The Copernicus Atmosphere Monitoring Service (CAMS) has reported that this year’s wildfires across Europe caused the highest emissions since 2007.
The combination of August’s heatwave with prolonged dry conditions across Western Europe resulted in increased wildfire activity, intensity and persistence.
According to data from the CAMS Global Fire Assimilation System (GFAS), which uses satellite observations of wildfire locations and fire radiative power (FRP) – a measure of intensity to estimate emissions of the air pollutants that are present in the smoke – the total wildfire emissions from the European Union plus the UK from June 1 to August 31, 2022, are estimated to be 6.4 megatons of carbon.
CAMS, implemented by the European Centre for Medium-Range Weather Forecasts (ECMWF), reports that the emissions recorded for summer 2022 were largely driven by wildfires across Southwestern France and the Iberian Peninsula, with France and Spain experiencing their highest wildfire emissions in the last 20 years.
In other regions around the northern hemisphere, which typically experience a peak in wildfire activity during the summer months, the total estimated emissions were considerably less than in recent years. The Sakha Republic and Chukotka Autonomous Oblast in the far east of Russia did not experience as much fire as recent summers, with most fires this summer further south in Khabarovsk Krai. More central and westerly regions of Russia, including Khanty-Mansy Autonomous Okrug and Ryazan Oblast, experienced higher numbers of wildfires resulting in several days of thick smoke and degraded air quality. Total estimated emissions from the fires in the Central Federal District of Russia were the highest since the large peat fires which affected West Russia in 2010.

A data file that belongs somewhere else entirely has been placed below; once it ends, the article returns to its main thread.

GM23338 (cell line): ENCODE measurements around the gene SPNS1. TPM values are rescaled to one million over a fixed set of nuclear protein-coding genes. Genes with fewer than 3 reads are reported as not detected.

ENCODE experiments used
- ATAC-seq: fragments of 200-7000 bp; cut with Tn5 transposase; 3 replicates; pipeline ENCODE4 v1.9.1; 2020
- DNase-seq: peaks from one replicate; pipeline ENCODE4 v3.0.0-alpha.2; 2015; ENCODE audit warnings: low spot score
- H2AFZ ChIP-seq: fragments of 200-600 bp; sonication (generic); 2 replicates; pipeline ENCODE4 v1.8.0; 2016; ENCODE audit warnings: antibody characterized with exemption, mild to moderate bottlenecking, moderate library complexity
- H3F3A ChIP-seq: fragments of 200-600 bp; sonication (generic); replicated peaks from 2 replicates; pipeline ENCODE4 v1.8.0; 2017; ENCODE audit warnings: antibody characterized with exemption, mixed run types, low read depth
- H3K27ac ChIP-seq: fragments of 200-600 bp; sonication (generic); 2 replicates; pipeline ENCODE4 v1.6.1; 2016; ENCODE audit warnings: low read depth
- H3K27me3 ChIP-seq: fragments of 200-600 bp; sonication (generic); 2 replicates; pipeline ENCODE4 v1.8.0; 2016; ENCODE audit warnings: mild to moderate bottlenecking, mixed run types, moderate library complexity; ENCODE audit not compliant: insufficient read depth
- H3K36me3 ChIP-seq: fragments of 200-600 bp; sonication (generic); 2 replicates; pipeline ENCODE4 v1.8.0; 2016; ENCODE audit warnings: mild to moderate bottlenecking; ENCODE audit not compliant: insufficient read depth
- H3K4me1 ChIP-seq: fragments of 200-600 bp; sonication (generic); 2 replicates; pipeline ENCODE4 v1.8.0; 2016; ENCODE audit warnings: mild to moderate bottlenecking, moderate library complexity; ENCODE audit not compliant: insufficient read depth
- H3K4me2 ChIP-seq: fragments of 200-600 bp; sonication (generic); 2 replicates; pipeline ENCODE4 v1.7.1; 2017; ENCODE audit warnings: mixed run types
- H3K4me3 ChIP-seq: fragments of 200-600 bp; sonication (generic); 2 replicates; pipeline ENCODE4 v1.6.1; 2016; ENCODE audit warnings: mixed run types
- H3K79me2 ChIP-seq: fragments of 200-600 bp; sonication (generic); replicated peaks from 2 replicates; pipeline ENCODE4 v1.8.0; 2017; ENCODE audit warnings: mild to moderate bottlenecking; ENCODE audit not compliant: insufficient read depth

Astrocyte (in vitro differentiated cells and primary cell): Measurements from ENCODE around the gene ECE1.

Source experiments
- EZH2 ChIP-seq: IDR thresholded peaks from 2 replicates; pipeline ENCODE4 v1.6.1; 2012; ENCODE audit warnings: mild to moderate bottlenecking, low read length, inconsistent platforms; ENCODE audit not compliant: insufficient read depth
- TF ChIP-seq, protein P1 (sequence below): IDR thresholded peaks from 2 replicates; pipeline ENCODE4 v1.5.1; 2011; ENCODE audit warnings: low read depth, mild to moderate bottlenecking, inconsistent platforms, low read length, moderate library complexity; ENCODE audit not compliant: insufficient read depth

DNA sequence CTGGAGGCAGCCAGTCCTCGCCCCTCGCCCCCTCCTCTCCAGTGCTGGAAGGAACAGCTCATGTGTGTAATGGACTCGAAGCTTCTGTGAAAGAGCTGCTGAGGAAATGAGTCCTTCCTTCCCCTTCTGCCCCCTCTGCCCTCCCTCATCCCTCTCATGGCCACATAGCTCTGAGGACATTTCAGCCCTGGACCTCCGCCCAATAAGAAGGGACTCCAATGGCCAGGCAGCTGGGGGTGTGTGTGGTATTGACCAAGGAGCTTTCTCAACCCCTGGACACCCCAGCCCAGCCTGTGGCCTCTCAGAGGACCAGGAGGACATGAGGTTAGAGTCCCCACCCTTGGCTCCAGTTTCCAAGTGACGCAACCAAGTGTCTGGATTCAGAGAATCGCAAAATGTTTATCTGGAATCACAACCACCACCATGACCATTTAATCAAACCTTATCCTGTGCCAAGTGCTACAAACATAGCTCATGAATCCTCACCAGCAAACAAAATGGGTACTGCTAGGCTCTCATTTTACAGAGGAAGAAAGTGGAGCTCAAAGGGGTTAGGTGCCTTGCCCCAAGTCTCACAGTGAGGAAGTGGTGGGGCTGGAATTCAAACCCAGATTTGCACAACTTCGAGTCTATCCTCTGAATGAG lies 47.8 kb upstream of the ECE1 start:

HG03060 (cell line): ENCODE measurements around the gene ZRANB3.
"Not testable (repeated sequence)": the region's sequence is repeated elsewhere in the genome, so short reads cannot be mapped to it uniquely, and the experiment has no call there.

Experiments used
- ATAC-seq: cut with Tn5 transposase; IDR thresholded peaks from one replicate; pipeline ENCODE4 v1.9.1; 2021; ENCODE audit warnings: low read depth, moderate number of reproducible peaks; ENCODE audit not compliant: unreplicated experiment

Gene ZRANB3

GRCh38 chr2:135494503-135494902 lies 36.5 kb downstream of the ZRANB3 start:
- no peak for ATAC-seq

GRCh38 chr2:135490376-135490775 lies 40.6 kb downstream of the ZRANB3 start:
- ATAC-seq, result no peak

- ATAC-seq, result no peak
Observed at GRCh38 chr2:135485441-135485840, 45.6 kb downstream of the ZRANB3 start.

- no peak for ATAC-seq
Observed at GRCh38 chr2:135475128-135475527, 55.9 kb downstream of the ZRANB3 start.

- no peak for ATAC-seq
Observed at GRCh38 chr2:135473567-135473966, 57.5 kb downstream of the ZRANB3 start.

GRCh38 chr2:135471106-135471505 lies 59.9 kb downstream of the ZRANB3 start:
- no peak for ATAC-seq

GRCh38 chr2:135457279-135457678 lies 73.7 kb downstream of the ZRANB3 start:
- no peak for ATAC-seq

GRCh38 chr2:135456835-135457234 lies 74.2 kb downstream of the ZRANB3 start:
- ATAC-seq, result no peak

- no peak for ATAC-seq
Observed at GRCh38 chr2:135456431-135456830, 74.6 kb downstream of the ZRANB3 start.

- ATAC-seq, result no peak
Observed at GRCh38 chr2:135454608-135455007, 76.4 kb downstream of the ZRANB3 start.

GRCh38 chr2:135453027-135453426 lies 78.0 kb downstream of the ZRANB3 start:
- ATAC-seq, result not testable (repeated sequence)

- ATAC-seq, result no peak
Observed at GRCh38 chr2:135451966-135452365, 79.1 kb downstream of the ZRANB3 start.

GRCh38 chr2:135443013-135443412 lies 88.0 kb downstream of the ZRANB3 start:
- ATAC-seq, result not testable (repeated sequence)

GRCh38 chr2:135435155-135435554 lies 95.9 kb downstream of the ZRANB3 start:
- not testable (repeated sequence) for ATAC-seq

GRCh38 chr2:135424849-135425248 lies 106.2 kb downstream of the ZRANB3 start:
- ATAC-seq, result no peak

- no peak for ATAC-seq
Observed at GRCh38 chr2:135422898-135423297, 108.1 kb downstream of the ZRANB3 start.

In North America, wildfires that started burning in Alaska in May continued through June and early July with large fires in the Yukon and Northwest Territories of Canada. In the Western United States daily total fire intensity and seasonal total emissions were much lower for California, Oregon, Washington, Idaho and Montana in comparison to the summers of 2020 and 2021 and were more typical for the time of year, according to the CAMS GFAS data.
Mark Parrington, senior scientist and wildfire expert, CAMS, said, “The scale and persistence of the fires in the Southwest of Europe leading to the highest emissions for Europe in 15 years was extremely concerning throughout the summer. The majority of the fires occurred in places where the changing climate has increased the flammability of the vegetation such as in Southwestern Europe, and as we have seen in other regions in other years. CAMS is now closely monitoring the current fire emissions and smoke transport in the Amazon region, and across South America, as the peak fire season approaches in the coming weeks.”